The exact address of Minoria, the Minor’s 10-acre country estate in St. Louis County from 1854-1866, is not listed in any records. However, by using a combination of maps and surveys, we can narrow it down two plots that appear to cover the same land: 5753 Dr. Martin Luther King Drive and 5750 Theodosia (both are now empty lots that back up to one another). The full 10 acres extends beyond this to the northwest.

In the nineteenth century, plats of land in the country were not identified with numbers like buildings are, but either described as being near a landmark or by survey latitude and longitude. Contemporary newspaper accounts say Minoria was on St. Charles Road near the Six Mile House and close to Cote Brillante Street. My research* shows Minoria was on St. Charles Road southeast of Goodfellow and north of Barton.

* Other research says Minoria was the area today near Enright, Bayard, Euclid, and Fountain Avenues, just one block east of Kingshighway.

We know that Minoria was part of Lots 3 and 12 in the Cote Brillante tract (U.S. Survey No. 2976 conducted in April 1853). The deed of sale and survey plat (pictured below) give its coordinates as: “beginning at a point the southwest corner of lot 3 with the western boundary N29°40E. 31.63 links to the northwest corner of this tract. Thence S60° 20E 3.16 1/3 links to a stone the northeast corner of this tract. Thence S29°40W 31.63 links to a stake in the line dividing the lands of John Goodfellow from the lands of Hamilton R. Gamble. Thence with said line N60.20’W 3.16 1/3 links to the place of the beginning.”

1853 Land Survey showing Francis Minor as the owner.
(Source: St. Louis Recorder of Deeds/Collector of Revenue)
Map created circa 1880-1910, showing a future owner of the same tract, A. Mink.
(Source: Library of Congress)
Map from 1875
(Source: plates 103 and 104 from “Pictorial St. Louis – the Great Metropolis of the Mississippi Valley” — Compton & Company – Perspective drawings of St. Louis, Missouri.)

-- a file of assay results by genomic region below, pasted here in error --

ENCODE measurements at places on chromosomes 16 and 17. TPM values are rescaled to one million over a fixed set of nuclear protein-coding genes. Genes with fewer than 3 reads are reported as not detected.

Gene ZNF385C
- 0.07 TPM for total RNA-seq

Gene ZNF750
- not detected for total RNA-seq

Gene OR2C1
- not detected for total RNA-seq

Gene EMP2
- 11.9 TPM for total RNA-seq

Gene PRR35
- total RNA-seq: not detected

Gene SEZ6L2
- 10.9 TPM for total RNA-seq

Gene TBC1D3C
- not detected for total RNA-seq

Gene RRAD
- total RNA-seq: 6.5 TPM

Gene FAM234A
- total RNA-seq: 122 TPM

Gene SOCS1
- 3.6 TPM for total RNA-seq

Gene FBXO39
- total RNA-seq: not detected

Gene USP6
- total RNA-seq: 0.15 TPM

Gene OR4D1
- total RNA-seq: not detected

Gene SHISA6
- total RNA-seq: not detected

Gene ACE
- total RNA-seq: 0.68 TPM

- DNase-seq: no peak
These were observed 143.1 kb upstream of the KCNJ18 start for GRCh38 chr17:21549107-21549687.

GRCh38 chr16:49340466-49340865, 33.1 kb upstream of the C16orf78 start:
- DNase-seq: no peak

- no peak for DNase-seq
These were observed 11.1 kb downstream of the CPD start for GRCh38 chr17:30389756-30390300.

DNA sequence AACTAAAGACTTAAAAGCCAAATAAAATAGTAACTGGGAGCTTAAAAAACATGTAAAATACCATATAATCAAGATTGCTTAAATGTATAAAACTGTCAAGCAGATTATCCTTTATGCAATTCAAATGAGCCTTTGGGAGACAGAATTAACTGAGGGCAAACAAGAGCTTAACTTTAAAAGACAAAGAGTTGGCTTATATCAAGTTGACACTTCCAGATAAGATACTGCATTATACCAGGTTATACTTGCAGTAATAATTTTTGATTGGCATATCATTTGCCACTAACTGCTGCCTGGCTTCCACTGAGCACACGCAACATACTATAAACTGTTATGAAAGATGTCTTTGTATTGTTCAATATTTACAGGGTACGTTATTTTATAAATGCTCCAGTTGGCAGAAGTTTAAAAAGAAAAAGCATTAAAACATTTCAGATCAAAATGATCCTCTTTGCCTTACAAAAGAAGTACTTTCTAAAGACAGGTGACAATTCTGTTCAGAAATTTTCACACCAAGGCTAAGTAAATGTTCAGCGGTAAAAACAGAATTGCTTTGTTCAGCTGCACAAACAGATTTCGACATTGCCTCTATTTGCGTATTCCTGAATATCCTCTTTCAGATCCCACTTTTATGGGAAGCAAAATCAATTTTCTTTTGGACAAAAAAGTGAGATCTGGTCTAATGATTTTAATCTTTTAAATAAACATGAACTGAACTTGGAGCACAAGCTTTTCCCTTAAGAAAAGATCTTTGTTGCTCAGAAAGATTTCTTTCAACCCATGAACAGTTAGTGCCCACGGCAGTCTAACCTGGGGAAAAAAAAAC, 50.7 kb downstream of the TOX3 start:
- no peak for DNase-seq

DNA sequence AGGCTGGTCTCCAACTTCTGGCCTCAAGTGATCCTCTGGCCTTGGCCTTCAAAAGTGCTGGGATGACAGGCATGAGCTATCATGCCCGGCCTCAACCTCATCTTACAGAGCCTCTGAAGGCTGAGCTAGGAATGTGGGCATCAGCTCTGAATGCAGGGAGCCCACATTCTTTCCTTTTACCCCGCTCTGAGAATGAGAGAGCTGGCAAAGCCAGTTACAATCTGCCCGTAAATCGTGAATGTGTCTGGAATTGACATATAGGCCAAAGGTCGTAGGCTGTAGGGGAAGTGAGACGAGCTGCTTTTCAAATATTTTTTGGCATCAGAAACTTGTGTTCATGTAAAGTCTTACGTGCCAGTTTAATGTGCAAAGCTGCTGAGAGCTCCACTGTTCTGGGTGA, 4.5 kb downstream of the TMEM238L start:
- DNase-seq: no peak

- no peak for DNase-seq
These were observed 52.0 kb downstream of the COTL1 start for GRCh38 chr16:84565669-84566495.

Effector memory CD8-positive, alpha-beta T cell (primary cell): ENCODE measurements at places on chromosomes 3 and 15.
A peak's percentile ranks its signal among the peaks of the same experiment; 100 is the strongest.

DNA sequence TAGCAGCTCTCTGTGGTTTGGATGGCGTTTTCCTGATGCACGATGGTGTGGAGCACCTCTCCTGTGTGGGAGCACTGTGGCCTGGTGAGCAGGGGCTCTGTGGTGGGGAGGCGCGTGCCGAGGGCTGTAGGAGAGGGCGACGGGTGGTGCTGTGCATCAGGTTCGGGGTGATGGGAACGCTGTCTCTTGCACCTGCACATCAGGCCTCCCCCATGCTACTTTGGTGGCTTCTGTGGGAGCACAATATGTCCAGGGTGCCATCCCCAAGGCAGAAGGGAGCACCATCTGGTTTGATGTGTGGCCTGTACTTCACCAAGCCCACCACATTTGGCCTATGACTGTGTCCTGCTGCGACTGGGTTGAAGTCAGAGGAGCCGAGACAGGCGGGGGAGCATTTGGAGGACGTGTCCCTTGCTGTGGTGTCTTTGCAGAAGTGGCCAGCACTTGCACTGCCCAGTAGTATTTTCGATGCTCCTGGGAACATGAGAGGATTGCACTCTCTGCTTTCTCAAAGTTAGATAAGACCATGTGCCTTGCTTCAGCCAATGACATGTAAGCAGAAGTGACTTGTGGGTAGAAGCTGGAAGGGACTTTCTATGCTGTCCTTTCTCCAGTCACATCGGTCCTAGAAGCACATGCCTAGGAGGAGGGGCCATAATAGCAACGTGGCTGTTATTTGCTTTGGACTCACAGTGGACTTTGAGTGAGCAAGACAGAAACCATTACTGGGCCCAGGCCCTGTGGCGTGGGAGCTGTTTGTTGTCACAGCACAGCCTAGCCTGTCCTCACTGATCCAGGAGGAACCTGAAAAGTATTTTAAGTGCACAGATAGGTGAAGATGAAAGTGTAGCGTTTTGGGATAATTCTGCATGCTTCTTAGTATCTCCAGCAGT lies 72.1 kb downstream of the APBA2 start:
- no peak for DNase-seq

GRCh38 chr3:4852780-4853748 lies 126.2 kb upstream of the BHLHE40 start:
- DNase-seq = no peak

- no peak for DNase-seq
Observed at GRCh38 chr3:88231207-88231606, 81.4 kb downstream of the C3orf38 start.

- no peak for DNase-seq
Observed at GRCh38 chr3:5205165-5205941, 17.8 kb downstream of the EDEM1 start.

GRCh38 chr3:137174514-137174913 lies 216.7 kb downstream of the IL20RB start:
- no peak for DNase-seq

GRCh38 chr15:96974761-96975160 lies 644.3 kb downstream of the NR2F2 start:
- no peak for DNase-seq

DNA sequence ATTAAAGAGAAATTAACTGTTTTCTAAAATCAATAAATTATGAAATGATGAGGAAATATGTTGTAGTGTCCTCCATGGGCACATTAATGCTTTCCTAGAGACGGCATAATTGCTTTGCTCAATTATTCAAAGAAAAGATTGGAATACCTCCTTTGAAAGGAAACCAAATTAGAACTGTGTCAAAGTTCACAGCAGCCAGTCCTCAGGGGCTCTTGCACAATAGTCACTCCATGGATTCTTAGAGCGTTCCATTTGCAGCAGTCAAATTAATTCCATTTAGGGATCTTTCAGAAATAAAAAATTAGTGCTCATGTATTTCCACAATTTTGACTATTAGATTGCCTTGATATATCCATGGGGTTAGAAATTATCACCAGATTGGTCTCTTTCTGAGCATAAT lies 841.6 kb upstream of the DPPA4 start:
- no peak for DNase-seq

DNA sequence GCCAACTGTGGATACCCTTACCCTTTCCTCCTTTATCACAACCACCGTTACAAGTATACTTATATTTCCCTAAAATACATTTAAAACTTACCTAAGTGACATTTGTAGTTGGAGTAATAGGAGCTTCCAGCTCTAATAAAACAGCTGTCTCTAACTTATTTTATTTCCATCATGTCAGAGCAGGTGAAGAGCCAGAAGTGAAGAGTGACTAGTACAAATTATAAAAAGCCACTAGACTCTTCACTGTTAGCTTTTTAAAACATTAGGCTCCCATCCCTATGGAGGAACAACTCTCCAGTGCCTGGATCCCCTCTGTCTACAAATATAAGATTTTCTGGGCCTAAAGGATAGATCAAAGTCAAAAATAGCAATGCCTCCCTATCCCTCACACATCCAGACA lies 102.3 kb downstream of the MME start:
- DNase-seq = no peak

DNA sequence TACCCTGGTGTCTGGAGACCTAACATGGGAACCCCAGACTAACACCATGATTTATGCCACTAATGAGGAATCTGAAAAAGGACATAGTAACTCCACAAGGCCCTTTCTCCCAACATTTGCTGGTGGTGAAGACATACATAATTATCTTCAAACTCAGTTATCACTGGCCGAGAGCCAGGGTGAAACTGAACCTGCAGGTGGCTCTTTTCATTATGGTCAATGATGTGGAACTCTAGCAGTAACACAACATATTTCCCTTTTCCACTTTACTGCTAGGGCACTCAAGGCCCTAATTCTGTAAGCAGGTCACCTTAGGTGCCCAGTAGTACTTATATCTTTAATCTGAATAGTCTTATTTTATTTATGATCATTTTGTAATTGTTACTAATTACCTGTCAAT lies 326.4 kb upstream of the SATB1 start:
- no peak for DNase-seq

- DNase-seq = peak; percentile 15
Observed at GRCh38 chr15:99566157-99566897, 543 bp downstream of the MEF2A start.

Close up of where Minoria would have been located.

By the time this map was made (via hot air balloon), the Minors had moved back downtown, but this image can at least give us an idea of what the area may have looked like when they lived there.

The most likely area for Minoria is within the red box.

  • The wide road in the middle is St. Charles Road.
  • The Six Mile House is at the top left of St. Charles Road, marked with a 2.
  • The wooded area to the left of the Six Mile House was a shooting park, possibly where Francis Gilmer Minor was when he died.
  • Goodfellow is the road above the Minor property.

In the Minor’s time it was a place for the affluent, but today this is one of the most economically disadvantaged areas of St. Louis. This area is generally known as the Central West End. It appears that this area was once part of Hamilton Heights, but is today part of the Wells/Goodfellow neighborhood.

Most of the historic homes in the area have been destroyed so it is unlikely that any vestige of Minoria, once likely a grand house, remains.

Special thanks to Pruitt-Igoe Myth on Flickr for making the 1875 images available and to Dr. Glen Holt and Tom Pearson of the St. Louis Public Library for this explanation of St. Louis Streets.